Signs Of Substance Abuse
Finding out a family member or friend is abusing substances such as drugs or alcohol is never easy. Maybe you’ve been ignoring the signs, hoping it wasn’t the case. Or maybe you’ve attributed the signs you’ve noticed to other lifestyle factors, such as stress at work, grief or depression. Regardless, if your loved one is abusing substances, the sooner you confirm this and help them to get treatment, the better for everyone.
1. A significant change in sleeping habits, where the person is more frequently up late at night, and then sleeping through the day.
2. Dramatic mood swings, from grumpy and irritable to bright and cheerful.
3. Lack of attention to personal grooming — not showering, changing clothes or keeping hair tidy.
4. Withdrawal from family members, activities and long-term friends.
5. Sudden changes in behavior — changing long-held plans, or doing unusual things.
6. Sniffly or runny nose and red or glassy eyes.
7. Loss of interest in favorite activities, sports and hobbies.
Unique Effects and Signs of Substance Abuse
Each type of drug has its own unique set of observable effects. A number have been listed below:
• Methamphetamine: While methamphetamine or “meth” is not the most widely used drug, it is one of the most destructive and addictive. People addicted to meth are often “wired” and can go without sleep for days at a time, then crash. They can completely lose their appetite, resulting in extreme weight loss and a gaunt appearance.
Users can appear very talkative, excited and energetic then switch to being moody, paranoid, agitated, aggressive and even violent. Evidence of meth use can include point bags with traces of powder, tin foil, plastic tubes for snorting, and smoking apparatus.
• Ecstasy (MDMA): Commonly found at clubs, music events and festivals, ecstasy is a form of meth and is highly addictive and damaging. An ecstasy user may exhibit heightened reactions to changes in touch, light and sound, have a diminished interest in food, and an increased emotionality.
They may experience extreme attraction to someone, even though they have only just met, and they may engage in heightened levels of sexual activity. They may experience muscle cramping, teeth clenching, nausea and excess sweating. Their bodies may overheat, which can damage their organs, particularly the kidneys, and can become fatal. Ecstasy comes as small colored pills that can look like sweets.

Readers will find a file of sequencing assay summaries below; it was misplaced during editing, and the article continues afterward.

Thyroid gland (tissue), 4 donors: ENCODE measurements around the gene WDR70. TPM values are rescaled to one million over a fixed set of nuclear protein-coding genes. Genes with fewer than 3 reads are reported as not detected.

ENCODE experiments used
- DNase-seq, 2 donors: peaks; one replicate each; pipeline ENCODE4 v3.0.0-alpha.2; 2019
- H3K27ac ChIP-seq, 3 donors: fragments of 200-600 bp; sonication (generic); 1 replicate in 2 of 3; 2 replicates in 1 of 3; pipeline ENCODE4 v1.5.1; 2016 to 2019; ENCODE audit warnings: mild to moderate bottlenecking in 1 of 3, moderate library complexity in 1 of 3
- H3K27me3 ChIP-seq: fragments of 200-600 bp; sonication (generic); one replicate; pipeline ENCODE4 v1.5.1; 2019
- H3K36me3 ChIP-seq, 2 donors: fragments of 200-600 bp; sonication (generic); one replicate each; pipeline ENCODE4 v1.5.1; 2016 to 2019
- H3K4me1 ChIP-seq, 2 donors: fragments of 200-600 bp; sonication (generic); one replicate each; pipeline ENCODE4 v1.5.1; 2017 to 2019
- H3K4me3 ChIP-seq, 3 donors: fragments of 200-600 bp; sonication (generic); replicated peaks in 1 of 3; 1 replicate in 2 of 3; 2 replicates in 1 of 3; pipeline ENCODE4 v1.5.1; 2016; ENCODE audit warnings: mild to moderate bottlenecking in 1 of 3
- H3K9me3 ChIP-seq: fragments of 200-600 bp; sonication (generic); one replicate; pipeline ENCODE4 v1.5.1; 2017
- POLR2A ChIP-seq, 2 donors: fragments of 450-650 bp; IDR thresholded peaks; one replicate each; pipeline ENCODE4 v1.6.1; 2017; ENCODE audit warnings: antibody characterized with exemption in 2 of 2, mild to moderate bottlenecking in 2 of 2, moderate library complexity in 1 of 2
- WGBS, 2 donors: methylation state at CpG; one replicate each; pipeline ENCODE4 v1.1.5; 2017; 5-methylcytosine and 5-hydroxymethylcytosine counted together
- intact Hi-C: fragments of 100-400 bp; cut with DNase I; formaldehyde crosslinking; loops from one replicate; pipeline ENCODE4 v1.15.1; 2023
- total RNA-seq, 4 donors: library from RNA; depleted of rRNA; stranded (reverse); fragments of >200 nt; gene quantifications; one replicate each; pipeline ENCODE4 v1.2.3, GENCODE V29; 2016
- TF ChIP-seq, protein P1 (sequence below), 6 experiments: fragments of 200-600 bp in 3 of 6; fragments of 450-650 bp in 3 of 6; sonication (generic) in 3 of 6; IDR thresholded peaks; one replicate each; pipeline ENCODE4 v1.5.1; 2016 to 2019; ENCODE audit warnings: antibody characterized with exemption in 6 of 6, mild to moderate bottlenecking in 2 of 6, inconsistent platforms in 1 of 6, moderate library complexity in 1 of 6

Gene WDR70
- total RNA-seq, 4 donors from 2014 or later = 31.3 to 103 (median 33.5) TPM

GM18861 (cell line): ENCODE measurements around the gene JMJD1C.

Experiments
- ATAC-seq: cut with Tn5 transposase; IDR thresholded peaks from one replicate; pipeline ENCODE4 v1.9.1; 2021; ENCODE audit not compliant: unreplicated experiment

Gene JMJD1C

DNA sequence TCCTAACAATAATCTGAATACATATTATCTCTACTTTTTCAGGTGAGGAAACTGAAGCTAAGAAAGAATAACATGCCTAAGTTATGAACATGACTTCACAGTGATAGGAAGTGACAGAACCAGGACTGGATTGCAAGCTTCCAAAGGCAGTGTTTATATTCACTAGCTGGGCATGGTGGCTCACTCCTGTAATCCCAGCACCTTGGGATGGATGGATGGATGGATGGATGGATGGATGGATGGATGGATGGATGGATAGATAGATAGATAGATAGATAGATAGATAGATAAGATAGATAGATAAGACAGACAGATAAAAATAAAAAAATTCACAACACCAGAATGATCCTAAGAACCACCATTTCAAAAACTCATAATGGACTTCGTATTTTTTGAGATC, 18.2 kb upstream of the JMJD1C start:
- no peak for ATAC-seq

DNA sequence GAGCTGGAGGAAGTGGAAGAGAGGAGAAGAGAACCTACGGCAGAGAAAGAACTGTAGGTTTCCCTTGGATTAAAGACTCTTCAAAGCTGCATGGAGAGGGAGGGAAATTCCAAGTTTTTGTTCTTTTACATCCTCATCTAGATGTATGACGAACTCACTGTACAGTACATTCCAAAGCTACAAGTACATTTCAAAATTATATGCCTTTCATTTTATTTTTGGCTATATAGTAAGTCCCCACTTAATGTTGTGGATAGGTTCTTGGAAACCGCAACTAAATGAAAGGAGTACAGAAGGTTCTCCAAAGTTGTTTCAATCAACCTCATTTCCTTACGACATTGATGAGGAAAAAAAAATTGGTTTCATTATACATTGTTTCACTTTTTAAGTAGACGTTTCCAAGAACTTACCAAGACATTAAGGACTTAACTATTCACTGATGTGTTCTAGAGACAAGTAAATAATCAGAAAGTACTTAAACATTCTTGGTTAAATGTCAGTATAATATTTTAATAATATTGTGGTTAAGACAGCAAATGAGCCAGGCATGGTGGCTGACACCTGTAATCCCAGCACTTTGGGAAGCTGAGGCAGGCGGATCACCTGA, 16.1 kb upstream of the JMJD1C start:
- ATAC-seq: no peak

• LSD (Acid): The majority of LSD users are under 21. Typical effects include euphoria, a false sense of power, hallucinations, distortion of time and space, paranoia, anxiety and self-destructive behavior. While not physically addictive, LSD can become psychologically addictive, as users feel compelled to keep taking hallucinatory “trips,” especially if they are “good” trips.
However, users can never tell what type of LSD trip they will get, and a “bad” trip can result in the fear of going mad, panic attacks or a fear of imminent death. These types of reactions often cause the user to attend an emergency ward. LSD is sold on small pieces of paper or tabs.
• Cocaine: A stimulant, cocaine can increase the heart-rate, cause palpitations, even cardiac arrest. Users may vacillate between being highly excited, talkative and sleepless when high, to anxious, confused, scratchy, depressed and paranoid when coming down.
They may feel compelled to keep snorting (powder) or smoking (crack) cocaine, and may be very secretive about their habit. There may be traces of white powder around their nose, on their clothes, possessions and in small point bags.
• Heroin: A fast-acting drug, heroin is highly addictive and the most abused of the opiates. Users exhibit signs of euphoria, and appear to drift off into a dreamlike state for minutes or hours at a time. Some users can perform a normal daily routine, finding heroin stimulating, while others appear completely powerless.
As heroin is typically “cut” with other substances, users have no idea of its strength, and can end up overdosing. Heroin can damage the heart, kidneys, lung and brain. The exchange of dirty heroin needles increases the risk of contracting HIV, hepatitis and other blood-borne diseases. Signs of heroin use include the presence of powdery or crumbly white or brown substances and drug paraphernalia such as syringes, glass pipes, used teaspoons and bands for constricting arteries for injection.
• Marijuana: Users often eat food compulsively, laugh uncontrollably and display strong mood changes when “high.” Long-term use may result in short-term memory loss, a complete lack of motivation, extreme lethargy and reduced cognition.
The sickly-sweet smell of marijuana can be obvious on breath, clothes, hair and soft furnishings. Marijuana use can harm lungs and impact brain development and motivation. Evidence of use may include cigarette papers, roach clips, pipes and bongs.